SPRING 2001  THEORY WORKBOOK

Table of Contents


General Contexts

Intrapersonal Communication (Persuasion)

Interpersonal Communication

Small Group Communication

Organizational Communication

Intercultural Communication

Mass Communication
 

Applied Contexts

Health Communication

Instructional Communication
 
 

Honors Capstone Home Page

Last updated February 14, 2001

HONORS:  COMMUNICATION CAPSTONE
SPRING 2001 THEORY WORKBOOK

SMALL GROUP CONTEXT
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Groupthink

Explanation of Theory: The result when group cohesion leads all members of the group to abandon realistic evaluation of the situation and follow the corporate group ideal.

Theorists: 
Irving Janis
Date:
1972
Primary Article:
Janis, I. L, (1972).  Victims of Groupthink: A psychological study of foreign-policy  decisionos and fiascoes (2nd edition). Boston: Houghton Mifflin. 

Individual Interpretations:
Groupthink is a theory that was developed in hindsight.  All of the examples given in the original theory were offered post hoc which is problematic.  Since its inception it has been revisted and studies have raised viable questions about the validity of the assumptions made in groupthink.

Metatheoretical Assumptions:
Being a Scientific theory the following metatheoretical assumption should be advanced.

Ontological Assumptions:
Scientific research suggest that human nature is deterministic.  Humans do 
not have control what they do.

Epistemological Assumptions:
Scientific research suggests that there is one truth, or big T truth.

Axiological Assumptions:
Research should not be value laden.  Research offers objective results.

Critique:
Being a Scientific theory it should be critiqued using Chaffee & Berger's criteria.

Explanatory Power - Groupthink offers a concrete definition of what will happen when groups become cohesive.
Predictive Power -Groupthink offers a explanation that if a group becomes cohesive the group will make bad decisions.
Parsimony -Groupthink is a very simple theory that states a cohesiveness within a group will lead to poor decision making in the group.
Falsifiablity - Groupthink is a little short in this category.  There were no original criteria for groupthink so it is hard to test.  However, some researchers have attempted to develop a scale to test groupthink.
Internal Consistency - Groupthink is argued by many researchers.  Some agree but new research suggests that groupthink should be re-developed because it is not matching the current research on effective decision-making and cohesiveness.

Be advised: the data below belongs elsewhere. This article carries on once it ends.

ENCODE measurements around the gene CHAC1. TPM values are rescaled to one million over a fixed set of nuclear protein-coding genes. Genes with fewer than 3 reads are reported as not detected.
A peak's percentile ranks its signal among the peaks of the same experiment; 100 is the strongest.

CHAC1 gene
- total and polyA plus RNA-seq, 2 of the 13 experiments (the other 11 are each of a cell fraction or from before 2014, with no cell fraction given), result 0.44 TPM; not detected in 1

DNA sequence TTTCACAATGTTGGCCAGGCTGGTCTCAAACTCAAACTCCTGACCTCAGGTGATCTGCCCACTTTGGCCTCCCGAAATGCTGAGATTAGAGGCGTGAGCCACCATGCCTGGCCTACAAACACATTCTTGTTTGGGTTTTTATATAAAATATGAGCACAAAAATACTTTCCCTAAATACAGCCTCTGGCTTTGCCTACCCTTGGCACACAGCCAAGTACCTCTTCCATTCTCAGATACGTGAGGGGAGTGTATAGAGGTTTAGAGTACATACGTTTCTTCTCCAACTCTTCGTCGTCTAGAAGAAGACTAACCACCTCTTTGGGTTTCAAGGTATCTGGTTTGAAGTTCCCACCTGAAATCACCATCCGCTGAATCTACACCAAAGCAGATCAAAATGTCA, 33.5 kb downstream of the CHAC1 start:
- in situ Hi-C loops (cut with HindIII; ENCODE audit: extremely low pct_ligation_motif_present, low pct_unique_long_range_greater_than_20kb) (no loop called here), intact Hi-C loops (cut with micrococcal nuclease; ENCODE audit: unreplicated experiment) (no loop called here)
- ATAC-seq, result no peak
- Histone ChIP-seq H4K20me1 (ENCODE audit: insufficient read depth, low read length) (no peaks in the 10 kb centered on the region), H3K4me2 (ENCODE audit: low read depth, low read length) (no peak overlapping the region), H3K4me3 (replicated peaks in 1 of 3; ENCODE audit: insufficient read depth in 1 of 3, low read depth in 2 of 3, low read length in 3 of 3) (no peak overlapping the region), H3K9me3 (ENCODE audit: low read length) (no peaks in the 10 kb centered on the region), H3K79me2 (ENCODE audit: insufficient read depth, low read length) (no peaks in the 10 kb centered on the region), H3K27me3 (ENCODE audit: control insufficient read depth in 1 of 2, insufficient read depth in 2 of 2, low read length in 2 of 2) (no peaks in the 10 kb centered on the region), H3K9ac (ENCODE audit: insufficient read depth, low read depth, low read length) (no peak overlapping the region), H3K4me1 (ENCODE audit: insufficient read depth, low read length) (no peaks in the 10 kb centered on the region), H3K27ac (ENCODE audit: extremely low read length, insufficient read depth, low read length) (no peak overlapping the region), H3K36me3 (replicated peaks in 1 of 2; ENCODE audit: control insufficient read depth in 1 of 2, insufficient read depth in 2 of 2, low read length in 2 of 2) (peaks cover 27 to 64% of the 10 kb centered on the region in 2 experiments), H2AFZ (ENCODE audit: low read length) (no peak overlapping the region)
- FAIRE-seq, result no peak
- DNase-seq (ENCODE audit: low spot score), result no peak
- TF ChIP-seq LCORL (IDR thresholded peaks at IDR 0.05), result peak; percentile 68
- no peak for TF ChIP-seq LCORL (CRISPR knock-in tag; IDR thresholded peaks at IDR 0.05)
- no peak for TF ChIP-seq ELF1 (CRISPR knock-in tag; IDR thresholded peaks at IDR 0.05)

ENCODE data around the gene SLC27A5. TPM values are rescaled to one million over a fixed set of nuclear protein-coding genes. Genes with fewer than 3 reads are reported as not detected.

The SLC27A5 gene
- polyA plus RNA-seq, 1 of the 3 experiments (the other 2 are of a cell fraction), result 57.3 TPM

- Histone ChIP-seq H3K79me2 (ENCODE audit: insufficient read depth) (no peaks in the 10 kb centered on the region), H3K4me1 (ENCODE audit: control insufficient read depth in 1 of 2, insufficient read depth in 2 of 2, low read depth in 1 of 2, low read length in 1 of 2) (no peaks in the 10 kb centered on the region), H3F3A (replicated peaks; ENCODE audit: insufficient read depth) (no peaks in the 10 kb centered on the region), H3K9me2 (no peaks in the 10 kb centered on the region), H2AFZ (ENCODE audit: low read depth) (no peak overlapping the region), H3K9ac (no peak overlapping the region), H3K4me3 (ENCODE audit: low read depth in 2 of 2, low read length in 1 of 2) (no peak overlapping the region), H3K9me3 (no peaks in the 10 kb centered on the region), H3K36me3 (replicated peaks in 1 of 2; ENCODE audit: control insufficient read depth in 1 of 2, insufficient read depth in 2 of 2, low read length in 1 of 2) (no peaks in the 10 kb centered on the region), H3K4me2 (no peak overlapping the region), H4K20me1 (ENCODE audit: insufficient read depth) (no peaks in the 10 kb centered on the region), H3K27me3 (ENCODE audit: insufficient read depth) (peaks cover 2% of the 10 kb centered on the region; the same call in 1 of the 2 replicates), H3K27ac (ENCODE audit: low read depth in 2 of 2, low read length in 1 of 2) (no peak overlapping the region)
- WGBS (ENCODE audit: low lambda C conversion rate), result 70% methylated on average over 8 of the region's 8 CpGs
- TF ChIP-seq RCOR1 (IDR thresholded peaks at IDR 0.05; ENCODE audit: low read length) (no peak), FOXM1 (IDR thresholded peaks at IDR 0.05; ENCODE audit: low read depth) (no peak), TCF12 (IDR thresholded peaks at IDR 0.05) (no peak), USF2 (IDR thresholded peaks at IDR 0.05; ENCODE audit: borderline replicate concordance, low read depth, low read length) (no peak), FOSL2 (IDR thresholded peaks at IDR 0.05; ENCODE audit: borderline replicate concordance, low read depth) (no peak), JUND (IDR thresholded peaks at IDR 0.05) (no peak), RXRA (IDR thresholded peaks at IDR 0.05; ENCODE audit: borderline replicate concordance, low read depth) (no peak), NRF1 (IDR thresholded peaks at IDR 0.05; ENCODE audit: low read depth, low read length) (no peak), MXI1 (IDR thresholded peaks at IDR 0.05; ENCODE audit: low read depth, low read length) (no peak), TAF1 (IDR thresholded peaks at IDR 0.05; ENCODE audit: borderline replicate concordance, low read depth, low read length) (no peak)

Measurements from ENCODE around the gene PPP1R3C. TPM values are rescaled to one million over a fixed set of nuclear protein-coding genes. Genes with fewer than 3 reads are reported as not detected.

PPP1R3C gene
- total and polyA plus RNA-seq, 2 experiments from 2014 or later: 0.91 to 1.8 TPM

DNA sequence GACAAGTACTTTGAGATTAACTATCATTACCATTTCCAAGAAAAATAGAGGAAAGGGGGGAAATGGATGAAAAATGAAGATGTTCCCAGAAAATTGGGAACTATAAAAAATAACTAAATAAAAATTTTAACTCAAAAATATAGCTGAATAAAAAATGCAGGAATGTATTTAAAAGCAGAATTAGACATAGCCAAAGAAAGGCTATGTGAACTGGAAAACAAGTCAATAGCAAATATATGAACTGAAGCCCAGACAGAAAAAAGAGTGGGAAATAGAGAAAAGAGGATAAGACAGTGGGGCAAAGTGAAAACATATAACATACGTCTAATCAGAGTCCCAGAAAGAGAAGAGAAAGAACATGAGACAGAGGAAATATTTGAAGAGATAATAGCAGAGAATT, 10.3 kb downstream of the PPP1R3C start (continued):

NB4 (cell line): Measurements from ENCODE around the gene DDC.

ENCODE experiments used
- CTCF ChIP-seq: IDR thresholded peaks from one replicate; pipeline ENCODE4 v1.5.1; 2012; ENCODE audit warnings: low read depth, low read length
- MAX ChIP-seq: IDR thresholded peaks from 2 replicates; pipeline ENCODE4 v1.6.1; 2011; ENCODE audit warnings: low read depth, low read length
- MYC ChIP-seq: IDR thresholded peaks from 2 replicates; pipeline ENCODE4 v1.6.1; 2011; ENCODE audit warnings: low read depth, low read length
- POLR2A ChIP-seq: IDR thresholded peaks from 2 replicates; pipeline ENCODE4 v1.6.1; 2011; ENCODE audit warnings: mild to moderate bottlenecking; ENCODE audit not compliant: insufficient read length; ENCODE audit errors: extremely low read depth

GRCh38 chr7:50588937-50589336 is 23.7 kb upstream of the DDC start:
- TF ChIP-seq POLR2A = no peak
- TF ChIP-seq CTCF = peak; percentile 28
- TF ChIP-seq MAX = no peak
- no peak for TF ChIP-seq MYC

Heuristic Provocativeness - There are several new hypothesis that can be offered about what happens in cohesive groups.  Researchers are working on new ideas as we speak.
Organizing Power - A major drawback on groupthink is there was never a specific set of criteria of what groupthink is so that it could be tested.  There were only symptoms to be interrupted by the researcher looking a group's decision.
 

Ideas and Implications:
It is very important to understand groupthink because of the implications of groups in today's society.  We need to know why and how groups make bad decisions and groupthink offers one explanation.  However the theory of groupthink should be carefully examined before it is offered as the sole truth of what happens in groups.

Example:
The Abbaline Paradox
 

Relevant Research:
    Hart, P.T. (1998).  Preventing Groupthink Revisited: Evaluating and Reforming Groups in Government. Organizational Behavior and Human Decision Processes, 73, 306-326.
     Rothwell, J. D.  (1998).  In mixed company:  Small group communication.  Fort Worth, TX:  Harcourt Brace.
     Schafer, M. & Crichlow, S. (1996).  Antecedents of groupthink:  a quantitative 
study.  Journal of Conflict Resolution, 40, 415-435 
     Whyte, G. (1998).  Recasting Janis's Groupthink Model:  The Key Role of Collective Efficacy in Decision Fiascoes.  Organizational Behavior and Human Decision Processes, 73, 185-209

Location in Eight (8) Primary Communication Theory Textbooks:

     Anderson, R., & Ross, V. (1998). Questions of communication: A practical introduction to theory (2nd ed.). New York: St. Martin's Press.  N/A

     Cragan, J. F., & Shields, D.C. (1998). Understanding communication theory: The communicative forces for human action. Boston, MA: Allyn & Bacon. N/A

     Griffin, E. (2000). A first look at communication theory (4th ed.). Boston, MA: McGraw-Hill. N/A

     Griffin, E. (1997). A first look at communication theory (3rd ed.). New York: McGraw-Hill. 231-

      Infante, D. A., Rancer, A. S., & Womack, D. F. (1997). Building communication theory (3rd ed.). Prospect Heights, IL: Waveland Press. N/A

      Littlejohn, S. W. (1999). Theories of human communication (6th ed). Belmont, CA: Wadsworth. N/A

      West, R., & Turner, L. H. (2000). Introducing communication theory: Analysis and application. Mountain View, CA: Mayfield. N/A

       Wood, J. T. (1997). Communication theories in action: An introduction. Belmont, CA: Wadsworth. N/A